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Mt. Fuji富士山

Mountain

This is an elegant mountain which is certainly also a symbol of Japan, which is the highest mountain in Japan at 3,776 meters. Mt. Fuji is also often the theme of artistic inspiration such as Hokusai Katsushika: “Fugaku Sanjurokkei” (Thirty-six Sceneries of Mt. Fuji). Also, Mt. Fuji is also the place where the “Mt. Fuji faith” started and it is revered as a sacred mountain in which a deity resides. In 2013 it was registered with World Cultural Heritage as “Fujisan, sacred place and source of artistic inspiration”. There are four climbing routes including the Yoshida Route, the Subashiri Route, the Gotemba Route and the Fujinomiya Route. Since the opening periods vary depending on which mountain trail you choose, it is necessary to confirm in advance whether your intended route is open.

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Yamanashi / Shizuoka prefecture

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Yamanashi / Shizuoka prefecture [map]

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Subashiri Trail: This is the recommended trail for those looking for relatively clear, slow climbs. The trail's maximum elevation is 1,700 meters, and is 14 kilometer round trip. The climb starts in a forested area, so it offers a good taste of more natural mountain climbing. The descent follows a fine sand path called Sunahashiri, so in the rare event of a tumble, there's much less danger than on rockier paths. There are very few large gradient differences so there is little worry about safety or exhaustion for those with children, or the elderly. It's important to bring masks to keep sand out of your nose and mouth, or some kind of gaiters to keep sand out of your shoes on the descent. Private car restrictions are in effect. Trail Color: Red
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Fujinomiya Trail: This is the second most popular trail after the Yoshida trail, leading the closest to Kengamine Fuji's highest peak. The trail climbs 1,300 meters, and is 8.5 kilometer round trip. The trailhead is the highest altitude, so the actual climbing trail is the shortest, and the slope is the steepest. Climbing it too quickly can easily lead to altitude sickness, so please use caution. The ascent and descent follow the same trial, and the trail can be narrow at some points, so you may have to wait for others to pass. If the weather permits, this trail offers a superb view of Suruga Bay and the incredible landscape of the Hoei caldera. It's overall quite rocky, and is geared toward experienced climbers. Private car restrictions are in effect. Trail Color: Blue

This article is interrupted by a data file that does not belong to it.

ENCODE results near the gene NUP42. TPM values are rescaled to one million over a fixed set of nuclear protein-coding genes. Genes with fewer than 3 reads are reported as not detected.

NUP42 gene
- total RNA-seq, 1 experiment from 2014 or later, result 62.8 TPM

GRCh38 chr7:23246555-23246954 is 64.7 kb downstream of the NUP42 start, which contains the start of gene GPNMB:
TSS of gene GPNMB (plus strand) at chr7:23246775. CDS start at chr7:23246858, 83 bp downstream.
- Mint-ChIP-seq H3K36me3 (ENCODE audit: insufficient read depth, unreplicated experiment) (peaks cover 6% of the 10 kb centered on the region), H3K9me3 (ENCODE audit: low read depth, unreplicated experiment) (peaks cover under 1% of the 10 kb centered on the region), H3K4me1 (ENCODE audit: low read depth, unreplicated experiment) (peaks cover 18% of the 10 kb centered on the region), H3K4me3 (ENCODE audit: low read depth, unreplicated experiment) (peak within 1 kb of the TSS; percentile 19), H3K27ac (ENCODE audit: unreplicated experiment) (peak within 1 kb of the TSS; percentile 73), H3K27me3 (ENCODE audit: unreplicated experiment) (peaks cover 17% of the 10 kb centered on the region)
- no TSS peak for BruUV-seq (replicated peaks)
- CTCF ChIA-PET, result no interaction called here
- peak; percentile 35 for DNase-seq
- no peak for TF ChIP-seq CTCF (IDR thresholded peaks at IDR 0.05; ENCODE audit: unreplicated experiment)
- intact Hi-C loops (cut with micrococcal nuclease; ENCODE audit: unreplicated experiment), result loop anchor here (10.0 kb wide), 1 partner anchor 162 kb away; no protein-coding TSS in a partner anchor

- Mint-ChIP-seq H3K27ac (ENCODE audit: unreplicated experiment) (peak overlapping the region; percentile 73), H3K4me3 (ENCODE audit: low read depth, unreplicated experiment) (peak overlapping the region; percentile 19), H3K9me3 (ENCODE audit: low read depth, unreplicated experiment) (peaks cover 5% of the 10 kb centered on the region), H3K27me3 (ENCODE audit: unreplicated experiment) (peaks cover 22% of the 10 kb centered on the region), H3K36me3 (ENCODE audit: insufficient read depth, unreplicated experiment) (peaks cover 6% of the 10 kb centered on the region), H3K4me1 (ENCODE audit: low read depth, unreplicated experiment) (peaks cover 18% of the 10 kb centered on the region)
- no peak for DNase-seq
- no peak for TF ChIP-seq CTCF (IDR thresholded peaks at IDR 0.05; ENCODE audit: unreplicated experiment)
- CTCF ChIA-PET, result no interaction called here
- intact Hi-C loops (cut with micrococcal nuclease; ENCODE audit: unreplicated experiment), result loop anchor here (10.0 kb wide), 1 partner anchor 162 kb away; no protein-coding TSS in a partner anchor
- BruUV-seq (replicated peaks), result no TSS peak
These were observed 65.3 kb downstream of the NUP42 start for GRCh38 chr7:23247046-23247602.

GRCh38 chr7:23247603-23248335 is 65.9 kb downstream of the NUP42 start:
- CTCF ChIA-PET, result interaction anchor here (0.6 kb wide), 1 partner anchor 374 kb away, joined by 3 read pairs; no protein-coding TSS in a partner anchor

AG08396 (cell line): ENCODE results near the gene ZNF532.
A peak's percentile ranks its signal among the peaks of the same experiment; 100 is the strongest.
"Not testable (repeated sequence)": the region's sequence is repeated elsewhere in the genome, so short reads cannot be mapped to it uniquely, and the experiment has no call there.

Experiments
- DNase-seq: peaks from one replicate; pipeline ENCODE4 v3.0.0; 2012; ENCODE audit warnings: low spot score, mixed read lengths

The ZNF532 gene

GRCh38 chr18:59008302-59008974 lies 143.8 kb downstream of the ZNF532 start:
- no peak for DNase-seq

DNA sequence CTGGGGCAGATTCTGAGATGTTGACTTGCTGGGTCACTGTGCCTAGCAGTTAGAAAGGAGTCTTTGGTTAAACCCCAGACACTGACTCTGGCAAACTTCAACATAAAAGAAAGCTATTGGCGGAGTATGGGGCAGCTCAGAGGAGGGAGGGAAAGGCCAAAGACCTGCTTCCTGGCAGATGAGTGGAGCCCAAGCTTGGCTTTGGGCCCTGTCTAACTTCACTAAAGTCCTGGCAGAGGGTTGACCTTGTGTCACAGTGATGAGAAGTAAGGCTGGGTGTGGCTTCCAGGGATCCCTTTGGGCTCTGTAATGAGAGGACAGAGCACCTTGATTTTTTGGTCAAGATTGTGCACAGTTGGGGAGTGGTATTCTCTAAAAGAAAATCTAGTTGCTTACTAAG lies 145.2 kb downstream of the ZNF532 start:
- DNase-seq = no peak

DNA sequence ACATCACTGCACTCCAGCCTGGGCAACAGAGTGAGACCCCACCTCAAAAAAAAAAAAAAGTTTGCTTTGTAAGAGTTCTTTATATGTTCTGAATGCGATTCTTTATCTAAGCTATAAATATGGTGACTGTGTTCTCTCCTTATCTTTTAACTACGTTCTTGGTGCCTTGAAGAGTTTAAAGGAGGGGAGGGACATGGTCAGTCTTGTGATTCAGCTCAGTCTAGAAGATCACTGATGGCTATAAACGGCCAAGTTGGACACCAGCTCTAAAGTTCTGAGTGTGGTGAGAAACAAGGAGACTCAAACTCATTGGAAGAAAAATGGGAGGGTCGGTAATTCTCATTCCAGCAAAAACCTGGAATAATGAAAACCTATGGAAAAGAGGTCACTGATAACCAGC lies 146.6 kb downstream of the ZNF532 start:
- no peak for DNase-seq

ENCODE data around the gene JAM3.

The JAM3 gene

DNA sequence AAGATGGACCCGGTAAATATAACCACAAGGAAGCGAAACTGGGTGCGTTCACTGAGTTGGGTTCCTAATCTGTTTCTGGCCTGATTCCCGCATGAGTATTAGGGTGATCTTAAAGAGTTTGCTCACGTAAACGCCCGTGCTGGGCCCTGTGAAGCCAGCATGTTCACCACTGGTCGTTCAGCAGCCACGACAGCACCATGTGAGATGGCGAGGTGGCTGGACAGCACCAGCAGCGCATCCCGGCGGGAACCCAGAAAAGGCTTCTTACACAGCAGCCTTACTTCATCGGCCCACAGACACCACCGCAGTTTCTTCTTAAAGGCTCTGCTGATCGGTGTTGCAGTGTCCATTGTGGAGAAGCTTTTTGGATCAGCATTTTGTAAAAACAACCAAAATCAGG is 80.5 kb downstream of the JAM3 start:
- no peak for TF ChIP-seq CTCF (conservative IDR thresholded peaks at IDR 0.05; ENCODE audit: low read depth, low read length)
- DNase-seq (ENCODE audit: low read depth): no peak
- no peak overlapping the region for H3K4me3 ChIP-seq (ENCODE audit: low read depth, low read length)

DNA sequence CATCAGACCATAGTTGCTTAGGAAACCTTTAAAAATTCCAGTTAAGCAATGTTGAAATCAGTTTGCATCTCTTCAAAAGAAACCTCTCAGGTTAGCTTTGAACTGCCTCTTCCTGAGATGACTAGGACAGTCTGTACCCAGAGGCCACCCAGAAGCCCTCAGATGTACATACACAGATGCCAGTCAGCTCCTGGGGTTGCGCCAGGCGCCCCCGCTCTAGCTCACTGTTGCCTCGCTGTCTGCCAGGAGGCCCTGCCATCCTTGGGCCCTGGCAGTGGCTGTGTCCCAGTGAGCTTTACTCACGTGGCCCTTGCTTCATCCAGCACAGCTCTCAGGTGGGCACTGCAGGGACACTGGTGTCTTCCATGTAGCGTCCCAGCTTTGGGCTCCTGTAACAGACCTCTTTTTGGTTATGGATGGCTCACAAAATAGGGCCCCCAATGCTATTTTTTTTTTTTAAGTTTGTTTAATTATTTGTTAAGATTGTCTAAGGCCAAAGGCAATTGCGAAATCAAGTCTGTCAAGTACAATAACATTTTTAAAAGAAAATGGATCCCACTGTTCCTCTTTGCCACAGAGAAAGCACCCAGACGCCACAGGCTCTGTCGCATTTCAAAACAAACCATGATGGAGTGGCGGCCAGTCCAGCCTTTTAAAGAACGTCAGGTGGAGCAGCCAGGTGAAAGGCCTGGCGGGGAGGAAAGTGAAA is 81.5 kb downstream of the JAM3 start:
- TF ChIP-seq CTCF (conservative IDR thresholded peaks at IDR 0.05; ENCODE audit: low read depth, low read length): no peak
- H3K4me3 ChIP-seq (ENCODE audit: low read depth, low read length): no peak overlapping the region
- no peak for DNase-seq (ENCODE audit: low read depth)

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Yoshida Trail: This is the main trail for beginners, with the greatest number of walkers. The maximum elevation is 1,450 meters, and the course is 14 kilometer round trip. It's also called the Lake Kawaguchi trail. There are lots of kiosks and mountain huts, it has a reputation for well-maintained gravel paths at the beginning. It joins with the Subashiri trail from the eighth station. The descent follows a different trail, so be careful not to miss one of the yellow trail signs. The trail is heavily worked to prevent falling rocks and landslides, so there is very little untouched natural mountain scenery. Private car restrictions are in effect. Trail Color: Yellow
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Gotemba Trail: This is a long, difficult course, best avoided by beginners. The route climbs 2,250 meters, and is 18 kilometer round trip. There are few climbers, and so there's no worry about traffic jams or full parking lots, but the distance is long so it's hard to complete without staying the night. There are no mountain huts below the seventh station, so it's best to bring some water and food, and start your climb early. The ascent and descent diverge for about half of their lengths. The trailhead elevation is low, and there are long stretches of monotonous scenery, but there are stretches of magnificent view that seem completely foreign to Japan. This trail has lots of repeat climbers. There are no private car restrictions. Trail Color: Green

Information Sources:  NAVITIME JAPAN

Access

          There is no Station nearby. There is no Bus Stop nearby. There is no Parking nearby. There is no IC nearby.

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          Shizuoka Main Areas

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          With the giant Pacific Ocean to the south and the great Mount Fuji to the north, Shizuoka prefecture is blessed with some of the best views the country has to offer. The white sand beaches of the Izu Peninsula are a rare find on mainland Japan, neighbored by beautiful cliffs, tumbling hills, and natural hot springs. As Japan’s largest producer of green tea, the age-old tradition of tea drinking is ubiquitous in Shizuoka, from the miles of tea fields to the old tea houses hosting traditional tea ceremonies.

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